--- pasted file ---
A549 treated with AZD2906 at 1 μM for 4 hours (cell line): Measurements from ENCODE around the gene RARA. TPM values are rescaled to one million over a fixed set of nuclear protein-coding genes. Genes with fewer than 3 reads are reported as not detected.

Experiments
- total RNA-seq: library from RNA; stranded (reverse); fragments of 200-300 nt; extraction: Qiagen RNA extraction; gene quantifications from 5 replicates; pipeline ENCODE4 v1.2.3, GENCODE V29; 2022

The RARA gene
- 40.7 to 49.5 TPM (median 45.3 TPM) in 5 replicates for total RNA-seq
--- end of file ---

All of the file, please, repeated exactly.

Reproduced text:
A549 treated with AZD2906 at 1 μM for 4 hours (cell line): Measurements from ENCODE around the gene RARA. TPM values are rescaled to one million over a fixed set of nuclear protein-coding genes. Genes with fewer than 3 reads are reported as not detected.

Experiments
- total RNA-seq: library from RNA; stranded (reverse); fragments of 200-300 nt; extraction: Qiagen RNA extraction; gene quantifications from 5 replicates; pipeline ENCODE4 v1.2.3, GENCODE V29; 2022

The RARA gene
- 40.7 to 49.5 TPM (median 45.3 TPM) in 5 replicates for total RNA-seq